The Play’s The Thing! A Brief History of Football and Theatre

By Emma Whitney

It always surprises me whenever anyone tries to create distance between sport and the arts. It’s not as if being obsessed with 11 men or women kicking an imitation pig’s bladder around means that you obviously can’t love seeing the latest Royal Shakespeare Company adaptation of Hamlet just as much. People are more complicated and interesting than that, after all. Plus, it’s hard to think of anything more inherently dramatic than sport, especially football, right?

Seeing By Far The Greatest Team at The Lowry Theatre in Salford this weekend brought all that home to me. A fantastic exploration of rivalry, identity, and just what football means to all Mancunians (adopted or not), By Far The Greatest Team is a collection of four plays, examining the sporting division in a city that bleeds football. Just recently, football and theatre’s relationship has undergone something of a mini-renaissance, given the runaway success of Gurinder Chadha’s West End adaptation of her own cult-favourite football movie, Bend It Like Beckham – not to mention well-received, smaller productions of The Pass and Jumpers For Goalposts, created by the Royal Court and The Bush respectively.

And had things turned out differently, the name Matt Smith would mean a Fulham striker and not a former Doctor Who; the actor Smith had a promising career at youth level at both Nottingham Forest and Leicester, but was forced to follow the limelight rather than the floodlights after a back injury put paid to his footballing dreams.

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The beautiful game’s portrayal in theatre has old roots: not only does Shakespeare himself refer twice to the game – in both King Lear and The Comedy of Errors – but Harold Brighouse, known to many as the writer of gritty 19th century-set drama Hobson’s Choice, wrote another play all about football. Entitled The Game (original, that), the show was revived in 2010 by Barrie Rutter’s Northern Broadsides, a century after it was first performed. A Guardian piece on the revival shows how eerily prophetic Brighouse was, with his tale about a club  ‘…on the brink of financial ruin’, with a star player beset with ‘…girlfriend problems’, angry fans and a chairman who ‘…considers a controversial plan’ – i.e. selling the star player to a rival team and then encouraging him to throw a game ‘to bring in much-needed cash to balance the books.’ The more things change, the more they stay the same, eh?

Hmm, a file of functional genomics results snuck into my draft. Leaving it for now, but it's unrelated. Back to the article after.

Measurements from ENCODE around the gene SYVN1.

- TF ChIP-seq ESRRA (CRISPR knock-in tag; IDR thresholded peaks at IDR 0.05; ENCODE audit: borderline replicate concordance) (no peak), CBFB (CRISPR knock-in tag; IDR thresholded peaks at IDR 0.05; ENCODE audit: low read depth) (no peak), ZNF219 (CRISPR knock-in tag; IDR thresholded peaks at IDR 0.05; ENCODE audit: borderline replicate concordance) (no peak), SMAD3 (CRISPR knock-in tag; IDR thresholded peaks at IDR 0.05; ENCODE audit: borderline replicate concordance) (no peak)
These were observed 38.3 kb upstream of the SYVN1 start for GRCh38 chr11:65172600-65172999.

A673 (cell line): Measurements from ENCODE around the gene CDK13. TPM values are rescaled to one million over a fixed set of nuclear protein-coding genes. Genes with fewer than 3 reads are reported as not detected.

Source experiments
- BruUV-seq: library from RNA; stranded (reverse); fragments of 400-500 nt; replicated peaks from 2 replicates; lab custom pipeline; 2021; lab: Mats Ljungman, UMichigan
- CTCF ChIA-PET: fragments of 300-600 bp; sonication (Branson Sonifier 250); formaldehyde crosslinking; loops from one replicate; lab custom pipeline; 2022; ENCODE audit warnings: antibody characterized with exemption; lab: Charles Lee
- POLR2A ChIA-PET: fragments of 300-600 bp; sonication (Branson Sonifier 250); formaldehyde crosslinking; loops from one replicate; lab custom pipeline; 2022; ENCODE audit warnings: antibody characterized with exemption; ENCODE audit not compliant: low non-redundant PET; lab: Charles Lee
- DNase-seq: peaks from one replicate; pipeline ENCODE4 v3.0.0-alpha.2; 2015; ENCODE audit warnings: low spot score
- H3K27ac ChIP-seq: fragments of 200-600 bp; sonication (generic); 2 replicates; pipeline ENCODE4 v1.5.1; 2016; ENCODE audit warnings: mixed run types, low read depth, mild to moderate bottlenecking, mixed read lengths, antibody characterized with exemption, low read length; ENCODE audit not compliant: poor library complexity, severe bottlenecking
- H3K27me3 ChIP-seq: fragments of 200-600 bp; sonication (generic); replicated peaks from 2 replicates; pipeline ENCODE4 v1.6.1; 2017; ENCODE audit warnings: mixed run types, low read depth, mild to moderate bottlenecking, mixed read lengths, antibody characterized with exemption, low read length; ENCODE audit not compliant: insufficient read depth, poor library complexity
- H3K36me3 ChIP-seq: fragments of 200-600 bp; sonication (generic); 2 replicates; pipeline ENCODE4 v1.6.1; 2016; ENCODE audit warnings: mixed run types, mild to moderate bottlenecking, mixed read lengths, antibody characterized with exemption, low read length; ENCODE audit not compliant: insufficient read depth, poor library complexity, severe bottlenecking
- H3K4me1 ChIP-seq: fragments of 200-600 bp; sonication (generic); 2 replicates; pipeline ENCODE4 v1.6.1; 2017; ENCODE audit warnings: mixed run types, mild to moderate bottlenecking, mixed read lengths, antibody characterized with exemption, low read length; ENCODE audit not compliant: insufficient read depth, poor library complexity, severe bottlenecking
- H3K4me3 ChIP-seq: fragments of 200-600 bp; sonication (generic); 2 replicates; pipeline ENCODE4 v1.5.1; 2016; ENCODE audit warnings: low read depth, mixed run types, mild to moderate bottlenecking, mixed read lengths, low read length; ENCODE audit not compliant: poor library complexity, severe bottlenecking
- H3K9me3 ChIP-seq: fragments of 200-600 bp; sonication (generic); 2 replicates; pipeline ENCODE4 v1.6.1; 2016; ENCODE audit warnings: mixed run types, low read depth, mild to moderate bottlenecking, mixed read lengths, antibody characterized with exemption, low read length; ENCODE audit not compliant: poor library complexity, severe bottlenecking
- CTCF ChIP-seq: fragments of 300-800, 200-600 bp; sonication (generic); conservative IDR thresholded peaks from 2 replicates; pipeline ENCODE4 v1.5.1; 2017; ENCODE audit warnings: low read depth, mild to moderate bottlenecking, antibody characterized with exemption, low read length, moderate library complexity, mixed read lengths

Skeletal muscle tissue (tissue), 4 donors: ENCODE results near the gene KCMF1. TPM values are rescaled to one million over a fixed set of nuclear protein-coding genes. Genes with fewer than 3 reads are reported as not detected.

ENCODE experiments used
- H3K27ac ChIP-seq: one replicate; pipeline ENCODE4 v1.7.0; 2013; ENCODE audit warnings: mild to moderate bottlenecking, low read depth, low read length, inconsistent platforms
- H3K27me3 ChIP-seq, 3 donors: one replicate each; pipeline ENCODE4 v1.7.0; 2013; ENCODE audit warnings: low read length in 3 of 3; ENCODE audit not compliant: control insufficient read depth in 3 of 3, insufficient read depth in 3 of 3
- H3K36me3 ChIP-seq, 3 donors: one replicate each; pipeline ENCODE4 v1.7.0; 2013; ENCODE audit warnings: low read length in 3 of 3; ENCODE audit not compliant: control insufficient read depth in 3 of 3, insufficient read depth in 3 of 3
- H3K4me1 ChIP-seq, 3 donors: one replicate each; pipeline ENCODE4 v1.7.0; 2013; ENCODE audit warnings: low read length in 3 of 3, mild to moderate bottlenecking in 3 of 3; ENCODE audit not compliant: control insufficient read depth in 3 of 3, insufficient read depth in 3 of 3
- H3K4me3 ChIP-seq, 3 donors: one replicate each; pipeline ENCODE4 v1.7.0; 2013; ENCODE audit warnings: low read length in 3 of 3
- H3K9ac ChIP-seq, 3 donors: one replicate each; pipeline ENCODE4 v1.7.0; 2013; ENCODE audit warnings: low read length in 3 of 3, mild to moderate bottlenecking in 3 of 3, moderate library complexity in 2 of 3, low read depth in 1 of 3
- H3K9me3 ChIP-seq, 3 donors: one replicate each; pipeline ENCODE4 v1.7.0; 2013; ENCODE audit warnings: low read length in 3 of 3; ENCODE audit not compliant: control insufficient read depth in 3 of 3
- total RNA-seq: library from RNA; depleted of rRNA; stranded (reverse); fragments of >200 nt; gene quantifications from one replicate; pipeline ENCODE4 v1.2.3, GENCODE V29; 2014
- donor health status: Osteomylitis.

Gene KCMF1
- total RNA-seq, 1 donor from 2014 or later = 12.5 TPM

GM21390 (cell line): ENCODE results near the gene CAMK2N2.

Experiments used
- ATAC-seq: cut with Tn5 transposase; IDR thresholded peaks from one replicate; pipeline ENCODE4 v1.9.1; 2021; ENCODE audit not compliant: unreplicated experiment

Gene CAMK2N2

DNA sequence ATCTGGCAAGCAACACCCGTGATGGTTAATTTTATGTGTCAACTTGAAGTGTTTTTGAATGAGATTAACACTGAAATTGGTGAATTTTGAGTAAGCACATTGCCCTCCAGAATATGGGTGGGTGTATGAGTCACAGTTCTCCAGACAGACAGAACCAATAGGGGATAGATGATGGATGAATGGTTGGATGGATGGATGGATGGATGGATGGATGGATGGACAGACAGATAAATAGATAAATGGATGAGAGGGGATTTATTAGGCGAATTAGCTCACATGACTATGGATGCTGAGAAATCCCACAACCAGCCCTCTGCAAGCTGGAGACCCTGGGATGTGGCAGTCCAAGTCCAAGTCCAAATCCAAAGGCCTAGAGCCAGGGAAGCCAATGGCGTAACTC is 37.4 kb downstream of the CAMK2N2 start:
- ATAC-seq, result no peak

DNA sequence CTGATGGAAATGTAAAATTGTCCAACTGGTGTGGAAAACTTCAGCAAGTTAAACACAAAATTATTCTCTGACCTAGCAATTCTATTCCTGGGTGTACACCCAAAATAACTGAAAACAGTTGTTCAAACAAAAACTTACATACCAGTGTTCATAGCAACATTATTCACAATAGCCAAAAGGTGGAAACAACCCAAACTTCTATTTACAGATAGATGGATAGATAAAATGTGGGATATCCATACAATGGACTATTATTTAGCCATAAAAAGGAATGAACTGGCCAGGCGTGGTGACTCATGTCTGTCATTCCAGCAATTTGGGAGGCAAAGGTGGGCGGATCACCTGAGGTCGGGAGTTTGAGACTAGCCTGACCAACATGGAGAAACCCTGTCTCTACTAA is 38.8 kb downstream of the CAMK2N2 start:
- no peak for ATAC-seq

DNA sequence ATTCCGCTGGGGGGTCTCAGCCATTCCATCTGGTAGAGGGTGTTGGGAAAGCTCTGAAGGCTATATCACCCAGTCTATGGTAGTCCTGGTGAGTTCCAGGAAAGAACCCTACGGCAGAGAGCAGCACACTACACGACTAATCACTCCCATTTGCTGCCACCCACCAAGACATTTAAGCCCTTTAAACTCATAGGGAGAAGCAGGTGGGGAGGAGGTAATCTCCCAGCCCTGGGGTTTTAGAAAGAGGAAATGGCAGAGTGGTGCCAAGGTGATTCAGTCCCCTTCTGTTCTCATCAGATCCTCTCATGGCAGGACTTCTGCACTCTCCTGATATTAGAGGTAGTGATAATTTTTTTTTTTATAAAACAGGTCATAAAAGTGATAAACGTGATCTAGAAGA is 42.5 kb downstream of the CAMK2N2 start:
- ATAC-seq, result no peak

Of course, football has graced the pages and the screens of Britain and the world to great acclaim over the past 50 years and more; Escape To Victory, Fever Pitch (the book, definitely) and Goal! have all resonated with film buffs, culture vultures and football fans alike, to lesser or greater extents perhaps.

There has to be a mention of Man City film classic There’s Only One Jimmy Grimble here. If you want to have an idea of what supporting the Blues was like pre-2008, watch that movie.

But theatre offers a visceral connection that books and films cannot. Like the buzz you get when you go to the Etihad, Anfield, or even Old Trafford – when the whole stadium is alive with tension, singing and shouting before the match has begun – good theatre connects with its audience, changing them and thrilling them, making them feel that for 90 minutes, this – the play – is the only thing that matters.

As Sarah McDonald Hughes – City fan and one of By Far The Greatest Team’s four writers – told The Guardian’s Hannah Ellis-Petersen: “We wanted to explore how is it that theatre doesn’t achieve what football achieves every week, in terms of the reaction to it, the spectators and the experience for them. That is really what theatre is also going for – to try and… engage people in the moment and create these emotional journeys…”

Being a football supporter carries with it a narrative of its own, a shared history packed with drama and passion. Far from being mutually exclusive, there is so much that links theatre and football, and so much that theatre can learn from the beautiful game. Though if any play can make me feel as alive I did on 13 May 2012, I’ll eat my City scarf.

Check out Mark Lawson’s excellent Guardian summary of the best British plays about football for some inspiration

Which footballing plays have I missed? Share with us your memories of the beautiful game and the stage @OffsideRulePod

Follow Emma on Twitter at @emmalucywhitney

2 Trackbacks / Pingbacks

  1. Neymar – Portrait of an Artist – The Offside Rule
  2. Neymar – Portrait of an Artist | WhoIsKeepingScore

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